The geographical limits of Form PF

Regulators across borders have consulted one another in the creation of reporting templates GPs are required to fill, but differences in style and content remain writes Dechert lawyer Richard Heffner.

The Alternative Investment Fund Managers Directive comes into effect on 22 July 2013, bringing with it new regulatory reporting requirements for managers of alternative funds, including private equity funds.

Managers in the European Economic Area (the EU states, plus Iceland, Lichtenstein and Norway) will file reports with their national regulator.  Managers based outside the EEA, which manage EEA funds or which market non-EEA funds in the EEA, will file reports in each EEA state where funds are marketed.  (Authorization and passporting under the directive may be extended to non-EEA managers after July 2015, and if so, such managers would be permitted to file reports with a single EEA regulator.)  All reporting will use a standard template mandated by the European Commission.

The directive’s reporting requirements and the Commission’s template are part of the wide range of financial stability initiatives adopted in response to the 2008 market crisis by the EU and other regulators around the world, including the US Securities and Exchange Commission (SEC).

Richard Heffner


The SEC’s analogous reporting form, Form PF, was adopted in October 2011 and is currently in use. In developing Form PF, the SEC staff consulted with the UK’s Financial Services Authority (FSA), the European Securities and Markets Authority (ESMA), the International Organization of Securities Commissions (IOCSO) and Hong Kong’s Securities and Futures Commission, to develop a consistent regime for hedge fund reporting.  Although the SEC staff drew on ideas from the FSA’s voluntary hedge fund surveys and ESMA’s draft guidelines under the directive, the final scope and frequency of reporting on Form PF differs in significant respects from the Commission’s reporting template.  

In general, the Commission’s template is less focused than Form PF on reporting by fund type. The Commission’s template has a common set of reporting requirements for all funds, regardless of type, with some questions which may be difficult for non-hedge funds to answer. As a consequence, reporting by non-hedge funds, including private equity funds, will take a very different form in the Commission’s template than in Form PF.  Accordingly, private equity fund managers already filing reports on Form PF may find they can make only limited use of Form PF data in their regulatory reporting under the directive.

The Commission’s reporting template is organized in six parts corresponding to specific reporting obligations under the directive. The application of each part varies depending primarily upon whether the manager qualifies under an exemption for “small” managers and whether it is an EEA or non-EEA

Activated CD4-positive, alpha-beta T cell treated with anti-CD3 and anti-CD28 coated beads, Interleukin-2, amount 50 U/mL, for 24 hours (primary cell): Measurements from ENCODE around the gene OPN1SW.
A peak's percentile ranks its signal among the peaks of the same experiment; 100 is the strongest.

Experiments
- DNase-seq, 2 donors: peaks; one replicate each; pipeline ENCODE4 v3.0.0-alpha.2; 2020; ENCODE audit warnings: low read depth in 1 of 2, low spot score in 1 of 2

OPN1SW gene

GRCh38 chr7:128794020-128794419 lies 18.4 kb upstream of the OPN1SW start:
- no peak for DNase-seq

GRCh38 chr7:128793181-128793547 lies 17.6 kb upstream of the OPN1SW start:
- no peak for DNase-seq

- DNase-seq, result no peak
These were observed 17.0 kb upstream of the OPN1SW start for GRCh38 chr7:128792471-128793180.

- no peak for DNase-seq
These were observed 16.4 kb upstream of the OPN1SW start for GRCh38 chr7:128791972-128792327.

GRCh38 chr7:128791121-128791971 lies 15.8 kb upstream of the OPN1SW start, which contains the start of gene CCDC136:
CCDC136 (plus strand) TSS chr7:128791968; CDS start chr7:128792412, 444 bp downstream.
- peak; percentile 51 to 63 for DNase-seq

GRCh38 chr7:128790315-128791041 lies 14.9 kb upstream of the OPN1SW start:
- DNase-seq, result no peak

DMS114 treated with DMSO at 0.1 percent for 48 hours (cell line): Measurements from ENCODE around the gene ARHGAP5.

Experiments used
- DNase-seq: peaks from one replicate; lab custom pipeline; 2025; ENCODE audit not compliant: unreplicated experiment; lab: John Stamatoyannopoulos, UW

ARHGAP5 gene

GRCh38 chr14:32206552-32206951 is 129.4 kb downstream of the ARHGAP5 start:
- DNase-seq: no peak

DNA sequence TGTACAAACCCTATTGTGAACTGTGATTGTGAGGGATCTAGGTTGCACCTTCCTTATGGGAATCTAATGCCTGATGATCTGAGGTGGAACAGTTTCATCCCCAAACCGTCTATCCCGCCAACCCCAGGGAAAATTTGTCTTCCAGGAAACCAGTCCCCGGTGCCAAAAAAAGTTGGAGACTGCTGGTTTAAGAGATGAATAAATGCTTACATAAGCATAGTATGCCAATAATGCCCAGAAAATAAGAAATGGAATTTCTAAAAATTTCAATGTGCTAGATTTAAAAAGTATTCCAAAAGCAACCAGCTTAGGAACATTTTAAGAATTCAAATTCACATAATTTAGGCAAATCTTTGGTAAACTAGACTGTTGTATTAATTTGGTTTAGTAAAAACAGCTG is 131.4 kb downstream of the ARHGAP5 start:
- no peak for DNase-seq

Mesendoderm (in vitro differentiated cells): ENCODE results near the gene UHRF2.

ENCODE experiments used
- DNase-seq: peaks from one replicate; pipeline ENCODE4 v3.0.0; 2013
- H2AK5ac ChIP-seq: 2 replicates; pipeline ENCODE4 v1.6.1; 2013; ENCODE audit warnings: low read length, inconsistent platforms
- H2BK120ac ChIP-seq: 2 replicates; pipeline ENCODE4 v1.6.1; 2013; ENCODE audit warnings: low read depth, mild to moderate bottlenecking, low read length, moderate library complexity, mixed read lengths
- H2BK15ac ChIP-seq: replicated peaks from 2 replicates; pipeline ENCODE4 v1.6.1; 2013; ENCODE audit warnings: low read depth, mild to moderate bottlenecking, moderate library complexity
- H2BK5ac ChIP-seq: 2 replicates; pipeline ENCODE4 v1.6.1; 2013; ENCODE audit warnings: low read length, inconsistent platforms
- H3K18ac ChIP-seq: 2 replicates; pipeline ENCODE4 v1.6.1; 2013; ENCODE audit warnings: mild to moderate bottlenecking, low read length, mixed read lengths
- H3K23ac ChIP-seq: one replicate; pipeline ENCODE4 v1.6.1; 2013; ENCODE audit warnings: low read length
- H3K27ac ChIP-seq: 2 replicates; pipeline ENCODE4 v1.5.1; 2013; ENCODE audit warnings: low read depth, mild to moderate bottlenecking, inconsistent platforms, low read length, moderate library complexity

…private equity fund managers already filing reports on Form PF may find they can make only limited use of Form PF data in their regulatory reporting under the directive

manager. The “small” exemptions cover managers having “total” AUM (on a gross basis) of funds within the directive not exceeding:  (1) €100 million, including assets acquired through leverage, or (2) €500 million, but only if the funds are unleveraged and provide no redemption rights within five years of initial investment. The second of these will likely be most used by private equity managers. Managers relying on either exemption must register with and provide ongoing reports to the applicable EEA regulator. Such “small” managers need only complete two parts of the Commission’s reporting template, those seeking relatively basic information on the manager and its alternative funds. They are not required to complete a further part, applicable to all other managers, which seeks more detailed information on each of the manager’s EEA alternative funds and each non-EEA fund marketed in the EEA. For private equity funds, this more detailed part requires disclosure of investee companies controlled by the fund, which is relevant to the directive’s regulation of managers of funds which acquire control of non-listed companies.

The reporting frequency will depend on a manager’s total AUM of alternative funds. In general, managers with total AUM of €1 billion or less (but above the “small” manager thresholds) report half-yearly, and managers with total AUM of more than €1 billion report quarterly.  There is separate annual reporting for each unleveraged fund which invests in non-listed companies to acquire control.

The Commission issued its reporting template with limited explanation, and there are many points of uncertainly.  For example, it is unclear how the annual reporting frequency for unleveraged funds controlling non-listed companies ties in with the general half-yearly and quarterly reporting requirements. Some of these uncertainties may be covered in ESMA guidelines on the template, upon which ESMA is expected to consult soon.

Richard Heffner is a financial services lawyer in the London office of Dechert, a law firm.